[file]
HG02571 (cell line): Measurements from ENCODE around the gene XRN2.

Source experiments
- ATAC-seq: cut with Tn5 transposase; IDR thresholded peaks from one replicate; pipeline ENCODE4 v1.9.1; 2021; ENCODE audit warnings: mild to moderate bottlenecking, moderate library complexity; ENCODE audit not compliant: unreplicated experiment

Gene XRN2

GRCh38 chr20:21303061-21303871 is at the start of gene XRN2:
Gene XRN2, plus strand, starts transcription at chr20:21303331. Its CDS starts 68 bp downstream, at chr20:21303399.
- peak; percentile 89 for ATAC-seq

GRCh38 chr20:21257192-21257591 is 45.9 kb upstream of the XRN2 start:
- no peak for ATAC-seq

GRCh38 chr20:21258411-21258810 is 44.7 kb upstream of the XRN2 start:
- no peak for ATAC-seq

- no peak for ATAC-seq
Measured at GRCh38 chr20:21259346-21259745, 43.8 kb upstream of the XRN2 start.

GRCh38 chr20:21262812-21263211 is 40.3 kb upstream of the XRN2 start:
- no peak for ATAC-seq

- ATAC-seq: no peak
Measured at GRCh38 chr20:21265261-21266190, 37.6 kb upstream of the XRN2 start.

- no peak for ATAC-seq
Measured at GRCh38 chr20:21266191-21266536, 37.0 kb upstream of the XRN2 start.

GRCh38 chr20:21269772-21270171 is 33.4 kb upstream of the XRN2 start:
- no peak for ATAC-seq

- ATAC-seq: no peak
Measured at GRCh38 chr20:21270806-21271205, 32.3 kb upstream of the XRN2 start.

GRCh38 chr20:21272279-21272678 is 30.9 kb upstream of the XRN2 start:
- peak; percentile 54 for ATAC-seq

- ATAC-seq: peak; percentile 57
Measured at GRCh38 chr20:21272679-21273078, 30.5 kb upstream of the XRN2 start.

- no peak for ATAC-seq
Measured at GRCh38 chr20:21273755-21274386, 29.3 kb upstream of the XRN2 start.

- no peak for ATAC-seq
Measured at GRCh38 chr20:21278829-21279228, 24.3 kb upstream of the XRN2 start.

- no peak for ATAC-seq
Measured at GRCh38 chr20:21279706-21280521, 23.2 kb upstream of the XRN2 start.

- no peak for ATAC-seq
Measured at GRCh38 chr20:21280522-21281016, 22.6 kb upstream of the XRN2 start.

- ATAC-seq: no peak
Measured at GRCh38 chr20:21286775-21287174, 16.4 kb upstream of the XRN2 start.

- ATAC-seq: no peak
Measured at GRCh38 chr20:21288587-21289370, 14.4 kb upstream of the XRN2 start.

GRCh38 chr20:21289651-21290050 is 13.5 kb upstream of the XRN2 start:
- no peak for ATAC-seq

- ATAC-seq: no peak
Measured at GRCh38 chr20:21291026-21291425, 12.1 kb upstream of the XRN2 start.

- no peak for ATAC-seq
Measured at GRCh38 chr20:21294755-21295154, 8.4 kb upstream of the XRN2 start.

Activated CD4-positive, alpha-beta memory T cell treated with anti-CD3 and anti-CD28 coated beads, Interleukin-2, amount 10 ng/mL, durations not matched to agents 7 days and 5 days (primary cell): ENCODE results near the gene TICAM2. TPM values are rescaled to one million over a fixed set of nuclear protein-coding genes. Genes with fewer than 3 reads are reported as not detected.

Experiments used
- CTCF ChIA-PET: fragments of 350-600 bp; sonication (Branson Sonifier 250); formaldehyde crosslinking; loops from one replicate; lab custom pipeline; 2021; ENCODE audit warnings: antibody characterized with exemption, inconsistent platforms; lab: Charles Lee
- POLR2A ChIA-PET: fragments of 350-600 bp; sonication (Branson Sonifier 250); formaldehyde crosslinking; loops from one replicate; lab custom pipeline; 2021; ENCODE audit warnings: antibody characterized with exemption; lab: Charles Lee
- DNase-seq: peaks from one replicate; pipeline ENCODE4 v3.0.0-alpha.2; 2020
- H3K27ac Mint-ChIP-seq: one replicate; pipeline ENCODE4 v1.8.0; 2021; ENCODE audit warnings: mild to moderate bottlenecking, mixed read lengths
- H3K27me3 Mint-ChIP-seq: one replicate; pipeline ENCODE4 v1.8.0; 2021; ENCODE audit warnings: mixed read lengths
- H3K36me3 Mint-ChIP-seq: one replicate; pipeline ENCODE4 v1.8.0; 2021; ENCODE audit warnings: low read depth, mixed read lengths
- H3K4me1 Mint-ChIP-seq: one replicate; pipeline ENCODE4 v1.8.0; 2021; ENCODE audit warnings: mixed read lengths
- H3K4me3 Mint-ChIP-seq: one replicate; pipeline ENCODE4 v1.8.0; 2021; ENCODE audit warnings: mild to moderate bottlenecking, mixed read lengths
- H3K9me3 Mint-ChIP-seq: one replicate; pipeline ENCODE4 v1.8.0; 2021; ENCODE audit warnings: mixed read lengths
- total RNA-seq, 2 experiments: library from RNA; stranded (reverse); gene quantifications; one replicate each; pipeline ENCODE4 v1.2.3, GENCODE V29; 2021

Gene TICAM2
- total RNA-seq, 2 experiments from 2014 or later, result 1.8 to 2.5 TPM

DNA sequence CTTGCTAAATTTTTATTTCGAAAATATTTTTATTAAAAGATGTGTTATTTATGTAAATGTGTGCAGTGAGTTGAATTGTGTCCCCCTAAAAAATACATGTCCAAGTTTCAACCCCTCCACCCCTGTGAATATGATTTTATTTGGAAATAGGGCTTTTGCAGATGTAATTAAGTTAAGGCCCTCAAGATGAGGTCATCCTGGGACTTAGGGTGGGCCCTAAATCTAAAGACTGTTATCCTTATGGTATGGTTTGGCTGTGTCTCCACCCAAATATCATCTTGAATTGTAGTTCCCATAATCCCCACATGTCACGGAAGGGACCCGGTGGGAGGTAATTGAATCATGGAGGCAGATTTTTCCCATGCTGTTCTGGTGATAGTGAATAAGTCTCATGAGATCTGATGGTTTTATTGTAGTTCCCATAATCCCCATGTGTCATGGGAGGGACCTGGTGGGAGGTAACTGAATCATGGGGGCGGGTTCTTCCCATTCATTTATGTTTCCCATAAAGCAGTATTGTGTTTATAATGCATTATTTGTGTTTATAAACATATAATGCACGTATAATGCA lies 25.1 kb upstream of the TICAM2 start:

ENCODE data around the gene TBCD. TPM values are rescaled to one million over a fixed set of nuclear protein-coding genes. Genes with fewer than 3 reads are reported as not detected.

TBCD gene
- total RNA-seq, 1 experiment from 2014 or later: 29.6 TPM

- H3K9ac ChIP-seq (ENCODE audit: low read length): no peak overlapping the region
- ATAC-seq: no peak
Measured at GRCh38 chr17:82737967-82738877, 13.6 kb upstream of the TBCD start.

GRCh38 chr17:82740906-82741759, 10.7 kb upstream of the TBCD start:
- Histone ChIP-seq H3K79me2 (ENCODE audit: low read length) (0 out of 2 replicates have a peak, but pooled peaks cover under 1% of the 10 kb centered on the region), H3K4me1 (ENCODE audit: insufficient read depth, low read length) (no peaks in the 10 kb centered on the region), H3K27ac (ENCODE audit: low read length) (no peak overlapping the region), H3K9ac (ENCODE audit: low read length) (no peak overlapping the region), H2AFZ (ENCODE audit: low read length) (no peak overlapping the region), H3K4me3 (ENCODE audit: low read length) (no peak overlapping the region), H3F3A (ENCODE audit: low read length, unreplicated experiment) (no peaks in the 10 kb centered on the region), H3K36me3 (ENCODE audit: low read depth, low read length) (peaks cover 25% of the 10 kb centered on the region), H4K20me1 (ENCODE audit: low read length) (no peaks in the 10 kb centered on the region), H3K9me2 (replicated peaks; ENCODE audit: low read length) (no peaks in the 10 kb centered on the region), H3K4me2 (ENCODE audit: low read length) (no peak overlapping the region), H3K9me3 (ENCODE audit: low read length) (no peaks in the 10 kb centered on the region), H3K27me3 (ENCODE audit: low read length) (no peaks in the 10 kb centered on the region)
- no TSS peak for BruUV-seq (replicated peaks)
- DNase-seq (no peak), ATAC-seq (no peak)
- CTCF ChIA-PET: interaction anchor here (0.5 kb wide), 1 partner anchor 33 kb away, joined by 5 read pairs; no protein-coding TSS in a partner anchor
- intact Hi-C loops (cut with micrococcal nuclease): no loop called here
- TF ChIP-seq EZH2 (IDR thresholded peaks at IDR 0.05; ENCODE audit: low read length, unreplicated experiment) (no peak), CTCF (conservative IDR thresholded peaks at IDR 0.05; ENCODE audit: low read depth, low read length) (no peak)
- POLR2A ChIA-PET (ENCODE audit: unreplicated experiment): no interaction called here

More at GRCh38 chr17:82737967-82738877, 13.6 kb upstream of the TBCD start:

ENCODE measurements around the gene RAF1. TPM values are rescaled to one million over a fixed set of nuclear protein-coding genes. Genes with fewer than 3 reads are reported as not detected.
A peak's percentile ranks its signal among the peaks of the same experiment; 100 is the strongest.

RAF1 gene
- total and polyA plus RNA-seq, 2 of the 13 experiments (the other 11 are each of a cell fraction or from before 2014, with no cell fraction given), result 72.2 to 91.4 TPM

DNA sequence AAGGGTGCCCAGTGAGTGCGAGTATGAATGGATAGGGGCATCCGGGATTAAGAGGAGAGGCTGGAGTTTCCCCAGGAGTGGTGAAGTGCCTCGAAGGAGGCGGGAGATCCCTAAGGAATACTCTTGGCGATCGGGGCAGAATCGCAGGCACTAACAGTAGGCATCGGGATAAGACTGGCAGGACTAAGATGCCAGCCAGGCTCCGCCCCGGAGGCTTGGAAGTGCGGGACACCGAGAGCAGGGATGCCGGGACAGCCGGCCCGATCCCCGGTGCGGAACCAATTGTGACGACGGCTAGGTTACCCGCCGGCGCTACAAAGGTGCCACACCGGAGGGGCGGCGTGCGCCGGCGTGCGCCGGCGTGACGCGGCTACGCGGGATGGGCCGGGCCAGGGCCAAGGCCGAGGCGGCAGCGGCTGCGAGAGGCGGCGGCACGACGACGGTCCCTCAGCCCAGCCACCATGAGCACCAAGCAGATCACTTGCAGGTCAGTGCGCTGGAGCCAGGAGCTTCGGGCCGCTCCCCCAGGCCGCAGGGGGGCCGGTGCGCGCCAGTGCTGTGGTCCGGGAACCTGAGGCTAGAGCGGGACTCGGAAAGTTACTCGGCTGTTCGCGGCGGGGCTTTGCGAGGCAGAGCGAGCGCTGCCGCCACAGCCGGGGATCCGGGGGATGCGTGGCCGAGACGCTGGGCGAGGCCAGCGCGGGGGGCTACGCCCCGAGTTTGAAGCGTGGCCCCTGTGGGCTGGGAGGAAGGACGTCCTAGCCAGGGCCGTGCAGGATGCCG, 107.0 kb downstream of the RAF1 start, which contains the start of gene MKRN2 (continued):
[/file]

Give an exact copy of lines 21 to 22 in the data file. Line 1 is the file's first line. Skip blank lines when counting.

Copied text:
- no peak for ATAC-seq

- ATAC-seq: no peak